The Labour Party is concerned the country could soon be facing an enormous climate change bill and wants the government to start taking the issue seriously.
According to the Sustainability Council, New Zealand could face a greenhouse gas bill of between $3 billion and $53 billion between 2020 and 2030.
Labour's climate change spokesperson Megan Woods said it showed the country needed to start reducing its emissions immediately.
"What it shows, it's time for us to act. And we have to act now. Because what we see that delaying our response in terms of our responsibilites around climate change are going to cost us," she said.
Ministry for the Environment figures showed that between 1990 and 2012 New Zealand's emissions rose by more than 25 percent.
Prime Minister John Key said New Zealand was prepared to find a way to reduce greenhouse gas emissions from its agriculture sector, as climate talks get under way in Peru.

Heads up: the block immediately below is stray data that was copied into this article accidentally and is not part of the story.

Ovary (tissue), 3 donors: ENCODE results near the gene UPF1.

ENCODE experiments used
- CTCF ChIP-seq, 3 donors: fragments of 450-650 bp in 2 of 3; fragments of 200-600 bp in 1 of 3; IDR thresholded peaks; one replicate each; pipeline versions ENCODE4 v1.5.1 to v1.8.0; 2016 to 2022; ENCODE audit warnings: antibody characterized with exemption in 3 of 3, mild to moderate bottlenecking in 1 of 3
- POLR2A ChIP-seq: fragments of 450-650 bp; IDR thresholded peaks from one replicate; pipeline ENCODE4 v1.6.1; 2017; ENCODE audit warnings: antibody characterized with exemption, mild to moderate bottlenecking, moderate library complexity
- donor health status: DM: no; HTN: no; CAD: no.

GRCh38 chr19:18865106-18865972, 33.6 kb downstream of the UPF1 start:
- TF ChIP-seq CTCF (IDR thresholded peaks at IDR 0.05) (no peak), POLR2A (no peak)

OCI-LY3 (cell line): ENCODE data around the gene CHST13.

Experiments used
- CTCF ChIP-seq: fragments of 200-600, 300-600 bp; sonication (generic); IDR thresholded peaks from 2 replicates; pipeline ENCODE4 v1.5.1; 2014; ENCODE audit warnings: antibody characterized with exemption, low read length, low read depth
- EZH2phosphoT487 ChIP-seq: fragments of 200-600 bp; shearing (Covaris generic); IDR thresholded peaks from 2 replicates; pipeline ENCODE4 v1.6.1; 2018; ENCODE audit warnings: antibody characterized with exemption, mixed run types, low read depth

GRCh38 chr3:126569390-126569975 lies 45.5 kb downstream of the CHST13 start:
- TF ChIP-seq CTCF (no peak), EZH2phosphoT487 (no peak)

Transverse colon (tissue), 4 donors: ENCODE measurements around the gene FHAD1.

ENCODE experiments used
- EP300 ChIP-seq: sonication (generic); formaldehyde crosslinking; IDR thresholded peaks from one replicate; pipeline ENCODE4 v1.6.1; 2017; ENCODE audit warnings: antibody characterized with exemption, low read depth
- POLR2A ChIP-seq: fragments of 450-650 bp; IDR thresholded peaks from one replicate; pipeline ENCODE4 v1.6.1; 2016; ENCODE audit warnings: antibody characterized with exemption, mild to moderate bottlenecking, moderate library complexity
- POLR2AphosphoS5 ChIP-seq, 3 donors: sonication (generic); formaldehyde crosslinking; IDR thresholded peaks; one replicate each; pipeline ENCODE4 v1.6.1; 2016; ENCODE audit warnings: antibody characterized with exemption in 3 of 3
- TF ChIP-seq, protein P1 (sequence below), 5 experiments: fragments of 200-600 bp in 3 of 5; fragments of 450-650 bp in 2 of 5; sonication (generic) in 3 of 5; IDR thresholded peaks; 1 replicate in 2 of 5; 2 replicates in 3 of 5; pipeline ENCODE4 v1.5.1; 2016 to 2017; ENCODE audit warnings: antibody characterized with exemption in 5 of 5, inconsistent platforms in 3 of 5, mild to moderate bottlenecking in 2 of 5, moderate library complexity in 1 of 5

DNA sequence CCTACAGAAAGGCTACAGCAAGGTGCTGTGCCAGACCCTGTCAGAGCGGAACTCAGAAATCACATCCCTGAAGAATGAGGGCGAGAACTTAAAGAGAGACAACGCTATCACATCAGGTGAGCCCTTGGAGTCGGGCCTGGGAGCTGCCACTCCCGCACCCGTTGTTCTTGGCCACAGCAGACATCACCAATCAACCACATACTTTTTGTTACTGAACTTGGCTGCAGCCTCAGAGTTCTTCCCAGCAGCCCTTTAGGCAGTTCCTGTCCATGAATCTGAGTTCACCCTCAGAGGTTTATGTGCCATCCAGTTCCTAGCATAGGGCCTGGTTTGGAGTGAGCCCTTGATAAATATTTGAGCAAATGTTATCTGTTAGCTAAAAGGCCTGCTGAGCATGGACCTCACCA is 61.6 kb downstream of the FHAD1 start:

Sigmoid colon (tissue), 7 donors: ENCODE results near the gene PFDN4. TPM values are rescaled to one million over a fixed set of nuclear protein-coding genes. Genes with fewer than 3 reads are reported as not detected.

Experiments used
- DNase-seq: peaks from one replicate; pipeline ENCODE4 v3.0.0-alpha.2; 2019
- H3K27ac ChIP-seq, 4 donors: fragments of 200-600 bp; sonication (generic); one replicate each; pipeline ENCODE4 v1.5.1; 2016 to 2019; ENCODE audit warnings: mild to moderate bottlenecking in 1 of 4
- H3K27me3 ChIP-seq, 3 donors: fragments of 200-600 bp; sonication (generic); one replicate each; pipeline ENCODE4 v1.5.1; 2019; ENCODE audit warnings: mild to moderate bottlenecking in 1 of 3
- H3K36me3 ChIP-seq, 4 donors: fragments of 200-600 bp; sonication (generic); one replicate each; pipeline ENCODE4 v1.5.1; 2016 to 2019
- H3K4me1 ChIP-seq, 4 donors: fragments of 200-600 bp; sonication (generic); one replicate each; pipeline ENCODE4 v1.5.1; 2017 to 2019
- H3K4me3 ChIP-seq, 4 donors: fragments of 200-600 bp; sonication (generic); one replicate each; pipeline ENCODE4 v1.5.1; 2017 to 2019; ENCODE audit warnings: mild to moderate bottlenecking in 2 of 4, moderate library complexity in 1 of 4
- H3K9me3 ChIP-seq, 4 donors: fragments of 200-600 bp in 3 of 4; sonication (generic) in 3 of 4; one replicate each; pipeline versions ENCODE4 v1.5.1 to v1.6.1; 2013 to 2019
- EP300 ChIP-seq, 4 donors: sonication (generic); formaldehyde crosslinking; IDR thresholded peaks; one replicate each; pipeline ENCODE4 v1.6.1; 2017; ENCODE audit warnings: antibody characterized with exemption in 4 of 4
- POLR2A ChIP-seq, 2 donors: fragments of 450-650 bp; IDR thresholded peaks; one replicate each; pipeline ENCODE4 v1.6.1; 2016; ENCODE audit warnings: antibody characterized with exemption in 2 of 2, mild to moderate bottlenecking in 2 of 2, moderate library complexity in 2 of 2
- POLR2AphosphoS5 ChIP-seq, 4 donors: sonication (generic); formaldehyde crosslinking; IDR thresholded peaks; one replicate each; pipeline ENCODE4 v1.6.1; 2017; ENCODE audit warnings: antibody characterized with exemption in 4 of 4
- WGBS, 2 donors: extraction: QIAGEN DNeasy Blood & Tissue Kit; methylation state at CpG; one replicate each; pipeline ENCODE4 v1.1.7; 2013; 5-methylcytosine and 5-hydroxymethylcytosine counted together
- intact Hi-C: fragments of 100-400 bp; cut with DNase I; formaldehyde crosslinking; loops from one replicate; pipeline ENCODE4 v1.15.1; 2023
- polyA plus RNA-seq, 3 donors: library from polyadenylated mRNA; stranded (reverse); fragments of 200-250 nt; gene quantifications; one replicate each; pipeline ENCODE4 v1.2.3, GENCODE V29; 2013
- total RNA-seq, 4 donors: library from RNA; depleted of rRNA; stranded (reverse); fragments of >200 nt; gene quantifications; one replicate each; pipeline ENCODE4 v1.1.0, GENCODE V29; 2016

Climate Change Minister Tim Groser is at the talks, which were aimed at paving the way for an international climate change agreement by the end of next year.
Mr Key told Morning Report agriculture produces about 50 percent of New Zealand's emissions, and scientific solutions are needed without hurting the sector.
"No one is seriously arguing that we shouldn't go on producing food, the world needs it. And just to stop producing it wouldn't achieve anything.
"So what you are seeing is countries joining hands with New Zealand in the Global Greenhouse Gas Alliance to try and basically produce that food, but to do it in a way which is in a lower emission environment."
Mr Key said agriculture produces about half of New Zealand's emissions, and 14 percent globally.
The Green Party has questioned how New Zealand will meet its emission targets.
What targets, if any, New Zealand will sign up to is still being considered by the government.
Green Party co-leader and climate change spokesperson Russel Norman has doubts about New Zealand's strategy to meet its current target.
"There's about an 87 million tonne gap to meet that particular target, so the question is where are we going to buy those from? Probably we're going to use the hot air credits, the kind of worthless credits we've accumulated under Kyoto - that's the objective," he said.
He said those were not real reductions in emissions, but pieces of paper that have no meaning.